Results 1 to 19 of 19

Thread: When does diminishing marginal returns control in increased gallons per hour speed?

  1. #1
    DIYFK member Homeslice's Avatar


    Join Date
    Nov 2018
    Location
    Houston
    Posts
    22
    Post Thanks / Like

    When does diminishing marginal returns control in increased gallons per hour speed?

    You pretty much always see increased gallons per hour of water flow resulting in increased filter ability/capacity. But, as for biological filtration, when does diminishing marginal returns prevent an increase in more gallons per hour from really resulting in increased filtering capacity? In other words, if water is pumping through a filter at 1 billion gallons per hour, I would guess that would add no material filtering capacity than if water was flowing through it at 1 million gallons per hour - the ability of the bacteria to filter is already maximized at 1 million gallons per hour and, almost certainly, long before that. At what point does say "OK, this is filtering at XXXXXX gallons per hour, adding more that that is probably worthless."

    Thanks!

  2. #2
    DIYFK member Nil13's Avatar


    Join Date
    Jun 2017
    Location
    CA
    Posts
    51
    Post Thanks / Like
    Increased flow does not equal increased filtration. Increased medium volume equals increased filtration and increased volume typically requires increased flow rates to maintain the same dwell time.

    Sent from my SAMSUNG-SM-G890A using Tapatalk

  3. #3
    DIYFK member Meep's Avatar


    Join Date
    Oct 2013
    Location
    Planet Earth
    Posts
    3,331
    Post Thanks / Like
    Click here to enlarge Originally Posted by Homeslice Click here to enlarge
    But, as for biological filtration, when does diminishing marginal returns prevent an increase in more gallons per hour from really resulting in increased filtering capacity?
    That is a moving target based on many variables unique to every situation and those variables are also in constant flux... Aim high and hope the buffer never gets exceeded...

    Since it's a moving target but there is a median, most will aim for two or three times the flow rate that is necessary at the median levels, then as things clog up and slow down or there is a spike in toxins that 2-3 times buffer will be able to absorb the difference above the median...

    At what point does say "OK, this is filtering at XXXXXX gallons per hour, adding more that that is probably worthless."
    When an ongoing and constant test of water returns zero nitrites and ammonia, even after episodes like overfeeding and over time as the flow rate diminishes due to clogging and obstructions or wear and tear on the pump...

    Increased flow does not equal increased filtration. Increased medium volume equals increased filtration
    It's a combination of both, the flow rate dictates the delivery rate of food for the bacterial colony if there is not enough food to support more bacteria, increasing the available space for bacterial growth will have little effect as the food source limits the bacterial colony size and on the flip side if there is not enough media for the colony to expand anymore increasing flow rate will also have little effect as the bacteria will have nowhere to colonize... There is a balance that has to be made between the bioload of the tank, the flow rate, and the bio-media volume... Having too much flow rate (less absurd rates) and/or too much media is not detrimental, but either too little flow rate or too little media will have a detrimental effect...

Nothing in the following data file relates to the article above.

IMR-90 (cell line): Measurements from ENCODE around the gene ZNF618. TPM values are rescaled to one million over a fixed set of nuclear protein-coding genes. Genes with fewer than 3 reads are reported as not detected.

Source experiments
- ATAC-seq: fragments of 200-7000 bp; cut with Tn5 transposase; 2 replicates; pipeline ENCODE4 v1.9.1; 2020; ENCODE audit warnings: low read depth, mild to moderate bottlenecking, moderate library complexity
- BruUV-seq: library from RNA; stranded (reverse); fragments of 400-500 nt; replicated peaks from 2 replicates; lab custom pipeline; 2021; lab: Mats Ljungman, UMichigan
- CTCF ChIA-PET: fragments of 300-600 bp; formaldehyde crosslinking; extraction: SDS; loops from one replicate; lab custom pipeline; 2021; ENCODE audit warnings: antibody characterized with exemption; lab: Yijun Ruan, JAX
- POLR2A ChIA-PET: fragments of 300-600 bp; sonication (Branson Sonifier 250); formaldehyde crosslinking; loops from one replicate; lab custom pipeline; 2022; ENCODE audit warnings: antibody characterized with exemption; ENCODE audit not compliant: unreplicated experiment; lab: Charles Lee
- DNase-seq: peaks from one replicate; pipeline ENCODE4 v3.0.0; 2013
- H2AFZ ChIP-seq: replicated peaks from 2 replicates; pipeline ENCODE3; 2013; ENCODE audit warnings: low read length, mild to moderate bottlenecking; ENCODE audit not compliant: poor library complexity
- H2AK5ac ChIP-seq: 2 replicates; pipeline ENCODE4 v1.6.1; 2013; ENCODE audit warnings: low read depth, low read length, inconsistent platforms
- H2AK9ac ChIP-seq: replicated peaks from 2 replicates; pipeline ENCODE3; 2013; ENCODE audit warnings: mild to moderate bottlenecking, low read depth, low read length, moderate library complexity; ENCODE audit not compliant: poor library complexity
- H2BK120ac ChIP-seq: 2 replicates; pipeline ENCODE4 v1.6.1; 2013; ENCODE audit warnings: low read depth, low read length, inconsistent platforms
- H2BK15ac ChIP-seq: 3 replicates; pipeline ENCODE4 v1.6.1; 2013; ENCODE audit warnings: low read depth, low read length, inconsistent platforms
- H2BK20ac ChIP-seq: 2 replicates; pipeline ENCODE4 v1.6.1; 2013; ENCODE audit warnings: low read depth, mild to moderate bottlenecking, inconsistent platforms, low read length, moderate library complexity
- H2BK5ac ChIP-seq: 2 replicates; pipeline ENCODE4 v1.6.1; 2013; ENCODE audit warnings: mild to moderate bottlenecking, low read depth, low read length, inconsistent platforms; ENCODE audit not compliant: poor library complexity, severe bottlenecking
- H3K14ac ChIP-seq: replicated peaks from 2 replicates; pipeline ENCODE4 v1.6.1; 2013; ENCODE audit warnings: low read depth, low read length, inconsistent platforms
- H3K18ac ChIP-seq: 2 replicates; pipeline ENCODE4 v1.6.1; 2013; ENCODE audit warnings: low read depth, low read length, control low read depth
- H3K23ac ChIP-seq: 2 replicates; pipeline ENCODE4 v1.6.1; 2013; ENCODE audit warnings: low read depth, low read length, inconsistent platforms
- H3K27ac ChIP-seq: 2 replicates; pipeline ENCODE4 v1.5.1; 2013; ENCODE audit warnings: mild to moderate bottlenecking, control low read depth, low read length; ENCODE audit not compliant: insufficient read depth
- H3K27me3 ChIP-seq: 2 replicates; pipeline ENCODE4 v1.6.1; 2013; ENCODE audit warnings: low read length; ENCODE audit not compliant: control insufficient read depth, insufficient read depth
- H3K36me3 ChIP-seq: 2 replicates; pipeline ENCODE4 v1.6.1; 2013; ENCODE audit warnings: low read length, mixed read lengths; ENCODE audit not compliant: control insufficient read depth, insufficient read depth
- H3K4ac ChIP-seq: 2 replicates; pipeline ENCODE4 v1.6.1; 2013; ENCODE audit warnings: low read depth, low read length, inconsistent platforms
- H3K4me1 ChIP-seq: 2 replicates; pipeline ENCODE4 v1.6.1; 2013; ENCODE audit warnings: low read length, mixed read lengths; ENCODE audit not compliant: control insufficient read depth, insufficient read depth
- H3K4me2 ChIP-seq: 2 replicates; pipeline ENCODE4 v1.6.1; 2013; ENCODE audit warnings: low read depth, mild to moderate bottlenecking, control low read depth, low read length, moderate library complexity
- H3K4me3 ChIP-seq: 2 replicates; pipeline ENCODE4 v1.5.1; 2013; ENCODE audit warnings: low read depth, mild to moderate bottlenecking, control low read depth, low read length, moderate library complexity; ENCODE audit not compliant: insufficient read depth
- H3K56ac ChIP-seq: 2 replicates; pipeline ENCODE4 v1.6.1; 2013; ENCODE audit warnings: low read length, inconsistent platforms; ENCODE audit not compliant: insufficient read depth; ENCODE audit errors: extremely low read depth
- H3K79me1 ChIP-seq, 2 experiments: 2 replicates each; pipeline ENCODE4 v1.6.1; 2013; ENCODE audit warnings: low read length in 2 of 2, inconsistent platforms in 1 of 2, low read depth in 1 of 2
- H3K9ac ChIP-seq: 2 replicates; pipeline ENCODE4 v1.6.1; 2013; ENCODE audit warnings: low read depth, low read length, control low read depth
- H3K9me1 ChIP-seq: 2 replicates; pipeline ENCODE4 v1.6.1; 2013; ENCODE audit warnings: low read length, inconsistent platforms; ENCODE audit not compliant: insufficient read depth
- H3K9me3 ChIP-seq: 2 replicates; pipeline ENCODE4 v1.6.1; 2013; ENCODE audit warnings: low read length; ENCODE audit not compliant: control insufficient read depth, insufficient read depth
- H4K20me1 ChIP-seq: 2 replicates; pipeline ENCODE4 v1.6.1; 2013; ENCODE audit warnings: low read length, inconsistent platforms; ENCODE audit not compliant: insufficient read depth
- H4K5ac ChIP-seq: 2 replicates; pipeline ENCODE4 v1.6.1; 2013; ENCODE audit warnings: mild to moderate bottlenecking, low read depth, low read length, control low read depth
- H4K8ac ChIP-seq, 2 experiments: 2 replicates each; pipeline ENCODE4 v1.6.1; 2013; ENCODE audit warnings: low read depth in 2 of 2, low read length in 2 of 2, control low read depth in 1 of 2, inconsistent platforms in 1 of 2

4. #4
    DIYFK member Nil13's Avatar


    Join Date
    Jun 2017
    Location
    CA
    Posts
    51
    Post Thanks / Like
    It's a combination of both, the flow rate dictates the delivery rate of food for the bacterial colony if there is not enough food to support more bacteria, increasing the available space for bacterial growth will have little effect as the food source limits the bacterial colony size and on the flip side if there is not enough media for the colony to expand anymore increasing flow rate will also have little effect as the bacteria will have nowhere to colonize... There is a balance that has to be made between the bioload of the tank, the flow rate, and the bio-media volume... Having too much flow rate (less absurd rates) and/or too much media is not detrimental, but either too little flow rate or too little media will have a detrimental effect...
    Sure you want to match your flow rate to your volume of medium. That's dwell time. But it doesn't change the fact that how much filtration a filter is capable of is determined by the volume of medium (really surface area of the volume of medium), not the flow rate. Like you said if the medium is full up, increasing flow does nothing.

    I would argue that having too much flow is detrimental but to the bank account not the tank.


    Sent from my SAMSUNG-SM-G890A using Tapatalk

  5. #5
    DIYFK member Homeslice's Avatar


    Join Date
    Nov 2018
    Location
    Houston
    Posts
    22
    Post Thanks / Like
    "But it doesn't change the fact that how much filtration a filter is capable of is determined by the volume of medium (really surface area of the volume of medium), not the flow rate. "


    Come on guys, I know yall are trying to make a point, but a statement as to how much filtration a filter is capable of is not determined (in any part) by flow rate just can't be right. What if flow rate is 0.0000000001 gallons per hour? Obviously, the bacteria are going to be oxygen and raw material (ammonia, nitrite) starved continuously because the flow is so slow. Flow is most certainly very relevant (at least up until you get "enough") to determining how much filtering can be done by the bacteria.